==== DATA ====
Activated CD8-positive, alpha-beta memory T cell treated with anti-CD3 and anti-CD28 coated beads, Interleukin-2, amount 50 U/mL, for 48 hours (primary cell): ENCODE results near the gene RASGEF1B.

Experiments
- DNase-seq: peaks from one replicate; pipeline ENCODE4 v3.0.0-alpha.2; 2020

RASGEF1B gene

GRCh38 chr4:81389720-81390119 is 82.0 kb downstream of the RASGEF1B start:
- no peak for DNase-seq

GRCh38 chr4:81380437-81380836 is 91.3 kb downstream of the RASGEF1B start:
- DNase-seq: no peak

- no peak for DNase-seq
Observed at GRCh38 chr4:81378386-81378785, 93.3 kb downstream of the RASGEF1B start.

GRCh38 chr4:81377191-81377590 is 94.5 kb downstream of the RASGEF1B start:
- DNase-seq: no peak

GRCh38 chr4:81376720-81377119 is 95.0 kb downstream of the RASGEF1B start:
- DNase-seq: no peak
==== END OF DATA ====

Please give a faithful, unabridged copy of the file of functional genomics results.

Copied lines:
Activated CD8-positive, alpha-beta memory T cell treated with anti-CD3 and anti-CD28 coated beads, Interleukin-2, amount 50 U/mL, for 48 hours (primary cell): ENCODE results near the gene RASGEF1B.

Experiments
- DNase-seq: peaks from one replicate; pipeline ENCODE4 v3.0.0-alpha.2; 2020

RASGEF1B gene

GRCh38 chr4:81389720-81390119 is 82.0 kb downstream of the RASGEF1B start:
- no peak for DNase-seq

GRCh38 chr4:81380437-81380836 is 91.3 kb downstream of the RASGEF1B start:
- DNase-seq: no peak

- no peak for DNase-seq
Observed at GRCh38 chr4:81378386-81378785, 93.3 kb downstream of the RASGEF1B start.

GRCh38 chr4:81377191-81377590 is 94.5 kb downstream of the RASGEF1B start:
- DNase-seq: no peak

GRCh38 chr4:81376720-81377119 is 95.0 kb downstream of the RASGEF1B start:
- DNase-seq: no peak